BREAKING New Form 1099-K Rules Hit Every Casual Internet Seller


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If you sell anything online and use a third party credit card processor like Stripe, Square or PayPal or sell through eBay, Etsy or the like, you have a big tax change coming.  

How the Form 1099-K Worked Pre-2021
In the past, if you sold over $20,000 in 200 or more transactions, you would receive a Form 1099-K. The form itself is a little complicated because it reports the sales in each month in the year and only reports gross sales. It doesn’t show any reduce for rebates or refunds. But, the IRS is watching to make sure your business is reporting enough gross income. 
If your business has a lot of refunds, you may have to show the IRS a reconciliation between the Form 1099-K and your tax return.  

At least, it was only businesses who had over $20K and at least 200 transactions that had to deal with it. Small business, hobbyists or people cleaning out their garage didn’t have to worry abut it.  

American Rescue Plan Act Changes Form 1099-K 

The new rule is that the third party networks need to prepare Form 1099-Ks for all sellers who sell over $600. It doesn’t matter if it’s just one transaction. The rule is just $600 or more. 

That means a lot of small sellers will suddenly have sales reported to the IRS and state agencies. It’s also made even tougher when we add in the changes that came with the Tax Cuts and Jobs Act of 2017 (aka Trump Tax Plan).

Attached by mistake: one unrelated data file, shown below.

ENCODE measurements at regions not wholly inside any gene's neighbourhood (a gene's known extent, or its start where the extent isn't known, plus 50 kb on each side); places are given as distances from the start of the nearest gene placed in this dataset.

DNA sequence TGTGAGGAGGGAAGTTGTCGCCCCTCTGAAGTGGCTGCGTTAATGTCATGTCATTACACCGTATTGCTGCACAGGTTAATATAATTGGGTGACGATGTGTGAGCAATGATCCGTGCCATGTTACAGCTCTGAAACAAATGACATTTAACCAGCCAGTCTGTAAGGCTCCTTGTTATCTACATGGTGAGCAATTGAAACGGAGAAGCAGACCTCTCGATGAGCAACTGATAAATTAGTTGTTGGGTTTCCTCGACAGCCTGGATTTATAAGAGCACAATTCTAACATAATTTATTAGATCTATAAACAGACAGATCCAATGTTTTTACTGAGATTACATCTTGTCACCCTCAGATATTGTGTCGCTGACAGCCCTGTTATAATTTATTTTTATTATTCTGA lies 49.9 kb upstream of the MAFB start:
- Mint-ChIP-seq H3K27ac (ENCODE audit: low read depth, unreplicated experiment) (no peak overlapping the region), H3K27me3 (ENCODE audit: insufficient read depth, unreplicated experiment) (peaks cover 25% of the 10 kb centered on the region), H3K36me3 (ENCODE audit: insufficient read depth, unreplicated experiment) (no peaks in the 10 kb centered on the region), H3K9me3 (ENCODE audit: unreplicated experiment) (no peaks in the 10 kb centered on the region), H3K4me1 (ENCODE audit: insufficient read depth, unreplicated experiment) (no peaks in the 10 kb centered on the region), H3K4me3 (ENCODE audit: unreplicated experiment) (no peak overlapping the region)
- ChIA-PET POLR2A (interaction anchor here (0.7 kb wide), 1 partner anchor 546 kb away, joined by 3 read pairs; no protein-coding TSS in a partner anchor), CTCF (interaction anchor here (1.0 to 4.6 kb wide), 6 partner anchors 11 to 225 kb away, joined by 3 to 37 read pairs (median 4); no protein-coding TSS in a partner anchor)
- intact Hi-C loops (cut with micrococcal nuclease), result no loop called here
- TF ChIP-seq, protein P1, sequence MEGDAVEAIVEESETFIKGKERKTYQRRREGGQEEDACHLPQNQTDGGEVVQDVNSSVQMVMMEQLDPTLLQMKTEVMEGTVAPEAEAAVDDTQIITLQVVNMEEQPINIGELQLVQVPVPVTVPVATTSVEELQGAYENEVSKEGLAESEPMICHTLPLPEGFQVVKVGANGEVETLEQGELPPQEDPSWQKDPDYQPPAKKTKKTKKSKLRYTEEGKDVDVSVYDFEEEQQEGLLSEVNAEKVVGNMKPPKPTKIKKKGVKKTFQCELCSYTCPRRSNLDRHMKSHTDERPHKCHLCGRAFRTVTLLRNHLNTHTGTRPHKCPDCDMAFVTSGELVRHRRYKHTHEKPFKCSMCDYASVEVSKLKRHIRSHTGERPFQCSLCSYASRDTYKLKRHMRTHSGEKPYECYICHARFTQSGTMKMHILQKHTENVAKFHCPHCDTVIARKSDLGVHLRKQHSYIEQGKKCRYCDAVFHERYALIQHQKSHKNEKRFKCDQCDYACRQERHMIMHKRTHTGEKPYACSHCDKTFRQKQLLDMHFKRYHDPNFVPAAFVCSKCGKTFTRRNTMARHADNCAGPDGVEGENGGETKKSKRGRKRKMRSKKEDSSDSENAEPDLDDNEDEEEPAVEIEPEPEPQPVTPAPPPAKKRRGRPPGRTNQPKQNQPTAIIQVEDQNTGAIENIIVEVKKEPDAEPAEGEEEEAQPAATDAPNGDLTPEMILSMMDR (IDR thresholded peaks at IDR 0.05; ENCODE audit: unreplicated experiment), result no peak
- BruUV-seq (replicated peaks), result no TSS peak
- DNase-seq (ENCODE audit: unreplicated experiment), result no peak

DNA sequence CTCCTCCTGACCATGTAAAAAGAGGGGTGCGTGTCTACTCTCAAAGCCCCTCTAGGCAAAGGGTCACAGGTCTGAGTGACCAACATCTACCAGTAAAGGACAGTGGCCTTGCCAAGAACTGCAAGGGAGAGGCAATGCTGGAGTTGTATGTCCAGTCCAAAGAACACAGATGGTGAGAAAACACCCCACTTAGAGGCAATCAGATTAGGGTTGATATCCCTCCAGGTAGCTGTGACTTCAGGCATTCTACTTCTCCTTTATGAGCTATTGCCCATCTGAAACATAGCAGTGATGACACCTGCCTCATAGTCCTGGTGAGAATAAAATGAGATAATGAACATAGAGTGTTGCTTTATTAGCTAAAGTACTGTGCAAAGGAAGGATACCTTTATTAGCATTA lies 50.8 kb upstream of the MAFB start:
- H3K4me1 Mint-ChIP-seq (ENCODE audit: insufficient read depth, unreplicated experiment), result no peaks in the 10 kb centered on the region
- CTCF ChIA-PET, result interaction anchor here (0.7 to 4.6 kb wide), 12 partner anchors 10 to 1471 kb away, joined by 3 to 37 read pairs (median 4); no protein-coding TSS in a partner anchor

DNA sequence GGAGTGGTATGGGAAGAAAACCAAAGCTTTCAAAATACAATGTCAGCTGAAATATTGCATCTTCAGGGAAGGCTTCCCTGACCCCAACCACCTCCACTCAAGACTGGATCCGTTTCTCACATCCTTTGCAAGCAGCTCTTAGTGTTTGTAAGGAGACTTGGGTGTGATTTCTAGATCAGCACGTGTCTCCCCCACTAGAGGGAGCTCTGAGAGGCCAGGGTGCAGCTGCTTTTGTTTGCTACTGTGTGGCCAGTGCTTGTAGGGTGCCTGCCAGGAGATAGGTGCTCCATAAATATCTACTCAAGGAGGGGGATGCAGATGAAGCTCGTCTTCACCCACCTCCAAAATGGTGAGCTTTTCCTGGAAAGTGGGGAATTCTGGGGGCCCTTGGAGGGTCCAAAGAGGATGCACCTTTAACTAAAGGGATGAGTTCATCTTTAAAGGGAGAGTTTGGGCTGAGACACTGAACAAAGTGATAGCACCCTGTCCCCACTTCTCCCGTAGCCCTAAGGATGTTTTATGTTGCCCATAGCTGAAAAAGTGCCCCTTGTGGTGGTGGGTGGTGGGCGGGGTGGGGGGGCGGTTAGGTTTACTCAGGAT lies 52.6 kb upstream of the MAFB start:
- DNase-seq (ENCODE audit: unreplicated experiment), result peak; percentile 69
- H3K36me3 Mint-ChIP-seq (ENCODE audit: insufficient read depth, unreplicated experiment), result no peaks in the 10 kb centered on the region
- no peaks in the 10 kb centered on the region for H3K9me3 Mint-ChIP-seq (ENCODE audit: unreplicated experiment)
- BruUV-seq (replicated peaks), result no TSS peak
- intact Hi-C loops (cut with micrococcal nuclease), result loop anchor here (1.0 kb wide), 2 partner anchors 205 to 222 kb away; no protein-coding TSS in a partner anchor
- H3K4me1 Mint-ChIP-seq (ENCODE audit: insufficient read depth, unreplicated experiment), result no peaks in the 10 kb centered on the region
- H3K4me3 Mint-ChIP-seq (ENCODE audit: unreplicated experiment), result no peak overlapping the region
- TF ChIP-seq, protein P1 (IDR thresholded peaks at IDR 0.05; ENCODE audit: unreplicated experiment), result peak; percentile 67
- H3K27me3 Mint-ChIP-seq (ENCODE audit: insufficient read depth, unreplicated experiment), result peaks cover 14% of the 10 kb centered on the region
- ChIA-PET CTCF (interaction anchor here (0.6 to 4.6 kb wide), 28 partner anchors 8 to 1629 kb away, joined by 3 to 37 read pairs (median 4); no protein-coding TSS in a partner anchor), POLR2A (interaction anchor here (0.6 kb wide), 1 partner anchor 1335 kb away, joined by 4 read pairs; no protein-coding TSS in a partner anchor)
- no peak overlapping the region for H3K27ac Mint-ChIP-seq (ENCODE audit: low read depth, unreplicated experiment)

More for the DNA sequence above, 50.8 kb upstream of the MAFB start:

Effective 1/1/2018, hobby businesses could not take deductions against hobby income. So if you sell an afghan you crocheted, it’s 100% income. No deductions for the yarns, the pattern, the hooks, etc. 
In the past, though, most people kind of skipped this step. Now with the new reporting, a lot of hobbyists will suddenly be looking at paying tax.

The IRS views everyone who sells something as either a business or a hobbyist. The hobbyist doesn’t get the deductions. The business does. 
If you clean out your garage and sell it on eBay, you count as a “hobbyist” even though I’m pretty sure cleaning garages is not your fun hobby. It’s just that the IRS only has two categories.  

What’s the solution? How do you avoid paying taxes on the full amount you receive, with no deductions? 

Start a Business 

If you sell items online, do it as a business. That way you will be able to pick up the deductions associated with your business plus possibly write off things like your cell phone, ISP, computer, home office, business use of the auto and the like. 
There are 9 factors that the IRS wants to see to prove that you have a business and not a hobby. These break down to 4 main categories:
Operate in a business-like manner, Time and effort,  

Past success in business by you or someone advising you, and Profit motive. 
We will be covering this in more detail in later blogs and Livestreams via Facebook. Your goal right now, is to think about your hobby or sales just like they were a business.
Got a tax question? Here’s how to get your tax questions answered.  



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